- Keywords: Just like you use keywords in your post, you want to carry through those key words in your comments. Commenters can help you out by using key words, but our reply certainly needs to contain key words. Honestly, I’m so excited to have a comment and to interact that keywords are not on my mind. I need to grow in this area. So for example, a reader might comment, “Great post!” (note no key words). However, when I reply I can use keywords from the post’s title, for example: “I’m happy you found September’s Blog Challenge helpful!” And to encourage the conversation (which also helps SEO), I could add “Do you utilize comments to develop readership?”
- When I comment on other posts, I can do better in remembering to include keywords from the title of their post in my comment because it will be a way to help their SEO.
- If my points here are confusing you, just remember that any comment is gold for the blogger!
- See my entire post on SEO and Keywords here.
4. Stats: Comments Versus Views?
- In my fourth year of blogging, I have decided to pay more attention to the number of blog comments rather than daily/weekly/monthly views. I think engagement is a more true indicator of a blog’s success. Simply because someone has visited your blog doesn’t mean he/she has read your content. Do you agree?
5. Caution: Don’t Be a Link Dropper
- I caution commenters not to be a link dropper. If dropping a link to your own blog is the only reason you are commenting, then it is not an authentic comment and I will not approve the comment. ***Edit to add: Marianne from Let’s Read wonders (in comments) whether leaving a link to your own review of the book being reviewed in the post is appropriate. This certainly is a definite reason to leave a link. I would probably approve the comment if I recognize the blogger from previous comments. This way, I’m assured that the commenter’s main motivation is to add to the conversation and not only to drop a link. Thanks for this question Marianne! Sometimes bloggers request that readers drop links, so it would be acceptable in that case. For Top Ten Tuesdays, it is generally accepted that commenters will drop links to their own TTT post. Sometimes I also request that “own voices” reviewers drop their links in comments. To be a considerate guest, the general rule is don’t drop links unless asked!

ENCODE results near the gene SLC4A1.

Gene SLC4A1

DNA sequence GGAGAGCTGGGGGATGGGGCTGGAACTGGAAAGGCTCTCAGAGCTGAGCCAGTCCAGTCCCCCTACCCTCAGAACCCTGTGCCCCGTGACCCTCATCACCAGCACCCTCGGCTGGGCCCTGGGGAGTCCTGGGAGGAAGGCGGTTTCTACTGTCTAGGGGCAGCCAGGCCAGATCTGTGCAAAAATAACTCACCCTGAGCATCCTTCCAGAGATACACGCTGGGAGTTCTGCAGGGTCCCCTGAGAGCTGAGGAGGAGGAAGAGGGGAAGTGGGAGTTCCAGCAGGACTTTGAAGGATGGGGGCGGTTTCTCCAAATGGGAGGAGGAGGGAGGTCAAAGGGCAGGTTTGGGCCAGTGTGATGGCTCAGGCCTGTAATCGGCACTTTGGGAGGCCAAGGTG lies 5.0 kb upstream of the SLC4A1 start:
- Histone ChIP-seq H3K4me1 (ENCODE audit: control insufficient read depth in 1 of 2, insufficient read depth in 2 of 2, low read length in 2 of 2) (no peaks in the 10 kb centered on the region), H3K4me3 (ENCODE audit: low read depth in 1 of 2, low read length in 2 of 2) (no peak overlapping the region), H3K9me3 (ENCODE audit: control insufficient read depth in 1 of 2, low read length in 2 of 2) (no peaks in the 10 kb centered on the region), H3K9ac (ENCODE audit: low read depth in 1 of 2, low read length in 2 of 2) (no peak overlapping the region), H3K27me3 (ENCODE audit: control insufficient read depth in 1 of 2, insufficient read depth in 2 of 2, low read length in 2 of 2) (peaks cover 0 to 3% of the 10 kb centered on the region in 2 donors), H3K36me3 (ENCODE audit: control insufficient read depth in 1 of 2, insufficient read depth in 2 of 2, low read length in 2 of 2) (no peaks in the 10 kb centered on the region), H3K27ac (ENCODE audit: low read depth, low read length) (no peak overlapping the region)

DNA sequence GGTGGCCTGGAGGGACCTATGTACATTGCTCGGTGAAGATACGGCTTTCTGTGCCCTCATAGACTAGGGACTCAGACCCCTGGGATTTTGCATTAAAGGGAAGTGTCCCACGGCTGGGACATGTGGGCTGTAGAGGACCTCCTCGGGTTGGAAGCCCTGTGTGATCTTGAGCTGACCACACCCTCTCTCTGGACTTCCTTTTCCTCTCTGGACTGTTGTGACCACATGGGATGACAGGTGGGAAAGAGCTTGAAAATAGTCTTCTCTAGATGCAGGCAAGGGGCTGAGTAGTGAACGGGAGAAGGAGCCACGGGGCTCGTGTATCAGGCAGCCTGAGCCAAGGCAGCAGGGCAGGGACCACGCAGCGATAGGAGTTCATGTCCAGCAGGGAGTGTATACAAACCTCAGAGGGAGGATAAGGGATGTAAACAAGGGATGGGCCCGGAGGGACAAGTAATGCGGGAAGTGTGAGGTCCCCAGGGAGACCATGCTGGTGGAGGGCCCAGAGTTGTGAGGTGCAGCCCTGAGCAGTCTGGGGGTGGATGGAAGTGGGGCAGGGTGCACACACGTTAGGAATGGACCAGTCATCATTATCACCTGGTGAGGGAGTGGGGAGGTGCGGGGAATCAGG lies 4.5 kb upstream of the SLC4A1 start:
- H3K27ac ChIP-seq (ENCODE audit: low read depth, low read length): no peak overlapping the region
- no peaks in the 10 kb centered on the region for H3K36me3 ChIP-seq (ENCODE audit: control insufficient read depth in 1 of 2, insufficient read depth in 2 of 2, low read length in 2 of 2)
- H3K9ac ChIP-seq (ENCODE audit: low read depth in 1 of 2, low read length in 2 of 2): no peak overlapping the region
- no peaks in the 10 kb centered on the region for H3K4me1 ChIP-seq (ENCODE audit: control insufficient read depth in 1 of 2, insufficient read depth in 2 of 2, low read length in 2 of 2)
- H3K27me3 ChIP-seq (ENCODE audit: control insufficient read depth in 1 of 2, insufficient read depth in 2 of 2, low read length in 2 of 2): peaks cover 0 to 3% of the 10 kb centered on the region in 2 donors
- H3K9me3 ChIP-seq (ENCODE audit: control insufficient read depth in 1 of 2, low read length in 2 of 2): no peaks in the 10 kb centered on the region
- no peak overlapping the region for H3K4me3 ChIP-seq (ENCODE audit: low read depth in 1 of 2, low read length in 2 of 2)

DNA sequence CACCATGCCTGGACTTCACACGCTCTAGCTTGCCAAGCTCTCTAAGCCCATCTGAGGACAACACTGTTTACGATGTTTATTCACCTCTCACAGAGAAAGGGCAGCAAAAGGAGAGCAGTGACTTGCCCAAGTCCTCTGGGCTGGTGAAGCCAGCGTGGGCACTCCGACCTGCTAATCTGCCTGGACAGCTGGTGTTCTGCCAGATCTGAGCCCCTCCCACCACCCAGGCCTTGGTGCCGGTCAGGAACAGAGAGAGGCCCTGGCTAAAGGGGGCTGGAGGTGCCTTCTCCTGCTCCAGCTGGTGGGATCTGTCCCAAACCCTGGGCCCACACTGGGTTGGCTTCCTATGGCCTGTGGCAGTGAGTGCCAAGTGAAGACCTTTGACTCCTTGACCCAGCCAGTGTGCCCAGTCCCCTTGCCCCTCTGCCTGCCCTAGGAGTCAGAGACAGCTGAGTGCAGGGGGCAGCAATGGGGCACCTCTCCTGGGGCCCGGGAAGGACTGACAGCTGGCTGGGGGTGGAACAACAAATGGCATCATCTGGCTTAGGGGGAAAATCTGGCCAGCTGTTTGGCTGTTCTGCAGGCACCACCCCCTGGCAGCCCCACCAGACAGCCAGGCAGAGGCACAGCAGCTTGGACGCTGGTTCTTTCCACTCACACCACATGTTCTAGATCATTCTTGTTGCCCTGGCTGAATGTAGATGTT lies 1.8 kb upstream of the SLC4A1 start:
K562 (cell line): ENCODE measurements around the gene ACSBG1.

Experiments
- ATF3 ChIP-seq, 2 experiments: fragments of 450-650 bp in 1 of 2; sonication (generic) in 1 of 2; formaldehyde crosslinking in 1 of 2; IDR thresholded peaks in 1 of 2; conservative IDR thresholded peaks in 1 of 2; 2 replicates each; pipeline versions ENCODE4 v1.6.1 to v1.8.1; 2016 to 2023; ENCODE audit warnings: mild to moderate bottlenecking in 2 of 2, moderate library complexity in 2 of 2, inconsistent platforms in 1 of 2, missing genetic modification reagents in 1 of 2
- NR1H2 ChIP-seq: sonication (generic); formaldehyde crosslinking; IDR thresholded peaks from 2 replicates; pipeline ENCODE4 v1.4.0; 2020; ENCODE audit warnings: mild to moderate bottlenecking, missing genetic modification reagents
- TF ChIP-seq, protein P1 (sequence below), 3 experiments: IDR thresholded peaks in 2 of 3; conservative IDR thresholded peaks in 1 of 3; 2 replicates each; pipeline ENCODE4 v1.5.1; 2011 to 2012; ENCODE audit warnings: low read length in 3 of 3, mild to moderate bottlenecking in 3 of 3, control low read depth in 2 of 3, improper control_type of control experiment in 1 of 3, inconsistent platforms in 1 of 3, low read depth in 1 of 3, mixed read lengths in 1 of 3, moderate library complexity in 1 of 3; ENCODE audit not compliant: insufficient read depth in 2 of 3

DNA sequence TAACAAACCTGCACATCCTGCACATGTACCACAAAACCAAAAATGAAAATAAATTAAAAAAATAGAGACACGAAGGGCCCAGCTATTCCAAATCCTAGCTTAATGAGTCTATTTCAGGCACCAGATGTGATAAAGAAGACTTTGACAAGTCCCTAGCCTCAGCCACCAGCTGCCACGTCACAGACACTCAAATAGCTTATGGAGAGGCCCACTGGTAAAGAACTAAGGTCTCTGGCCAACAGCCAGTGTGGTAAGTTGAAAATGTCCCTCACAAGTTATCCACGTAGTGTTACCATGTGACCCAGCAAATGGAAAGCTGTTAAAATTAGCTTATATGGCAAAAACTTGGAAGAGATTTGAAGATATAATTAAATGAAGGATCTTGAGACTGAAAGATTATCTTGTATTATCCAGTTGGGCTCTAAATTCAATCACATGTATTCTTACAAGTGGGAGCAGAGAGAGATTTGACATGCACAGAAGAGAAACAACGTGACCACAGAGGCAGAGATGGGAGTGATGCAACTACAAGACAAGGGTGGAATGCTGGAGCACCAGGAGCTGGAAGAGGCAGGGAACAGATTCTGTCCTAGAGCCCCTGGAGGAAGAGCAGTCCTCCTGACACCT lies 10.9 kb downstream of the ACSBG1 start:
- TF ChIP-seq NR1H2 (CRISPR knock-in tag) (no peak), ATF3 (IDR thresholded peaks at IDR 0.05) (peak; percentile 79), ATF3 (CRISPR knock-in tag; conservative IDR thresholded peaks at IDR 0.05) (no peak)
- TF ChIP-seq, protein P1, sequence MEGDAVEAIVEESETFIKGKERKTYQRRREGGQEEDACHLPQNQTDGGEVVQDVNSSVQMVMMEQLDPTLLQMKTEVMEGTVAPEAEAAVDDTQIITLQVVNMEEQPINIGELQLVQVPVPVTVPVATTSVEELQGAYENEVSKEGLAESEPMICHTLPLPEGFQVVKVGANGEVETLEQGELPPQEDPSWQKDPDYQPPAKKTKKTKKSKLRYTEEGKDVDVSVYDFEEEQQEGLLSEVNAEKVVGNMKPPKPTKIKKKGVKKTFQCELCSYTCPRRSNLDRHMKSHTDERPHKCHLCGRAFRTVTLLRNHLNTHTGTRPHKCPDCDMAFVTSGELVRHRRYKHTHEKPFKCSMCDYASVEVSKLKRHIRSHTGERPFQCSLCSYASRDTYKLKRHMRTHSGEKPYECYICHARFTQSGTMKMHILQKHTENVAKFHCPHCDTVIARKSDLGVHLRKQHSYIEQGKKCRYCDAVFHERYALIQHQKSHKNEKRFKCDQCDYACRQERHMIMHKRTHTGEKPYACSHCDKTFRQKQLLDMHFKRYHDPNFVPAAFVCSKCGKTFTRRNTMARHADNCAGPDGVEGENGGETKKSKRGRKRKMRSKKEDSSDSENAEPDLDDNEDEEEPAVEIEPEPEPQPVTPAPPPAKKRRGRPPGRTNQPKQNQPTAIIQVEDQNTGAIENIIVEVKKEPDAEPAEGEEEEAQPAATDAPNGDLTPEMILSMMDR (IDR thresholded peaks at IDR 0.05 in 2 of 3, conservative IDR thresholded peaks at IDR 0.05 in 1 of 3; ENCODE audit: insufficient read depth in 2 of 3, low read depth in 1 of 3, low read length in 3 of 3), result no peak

- Your blog site should be linked to your avatar, so I can always choose to visit your blog and return the comment. Logging in to comment also gives me the link to your blog. Thanks again to Marianne from Let’s Read for noticing a few months ago that my avatar wasn’t correctly linking to my blog and sticking with me during the troubleshooting process. The blogging community is the best!
October’s Challenge will focus on Social Networking.
I hope you are enjoying this Blog Challenge Series and finding it helpful! Please join the conversation in comments!
Have you thought about using comments to develop readership?
Comments or Questions?
Bloggers might be interested in my recent experience with the WordPress Block Editor:
A Week in the Life of the Block Editor and Me.
Find all the Blog Audit Challenge posts:
Happy Reading Book Buddies!
“Ah, how good it is to be among people who are reading.”
~Rainer Maria Rilke
“I love the world of words, where life and literature connect.”
~Denise J Hughes
“Reading good books ruins you for enjoying bad ones.”
~Guernsey Literary and Potato Peel Pie Society
“I read because books are a form of transportation, of teaching, and of connection! Books take us to places we’ve never been, they teach us about our world, and they help us to understand human experience.”
~Madeleine Riley, Top Shelf Text
Let’s Get Social!
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***Blogs posts may contain affiliate links. This means that at no extra cost to you, I can earn a small percentage of your purchase price.
Unless explicitly stated that they are free, all books that I review have been purchased by me or borrowed from the library.
Book Cover and author photos are credited to Amazon or an author’s (or publisher’s) website.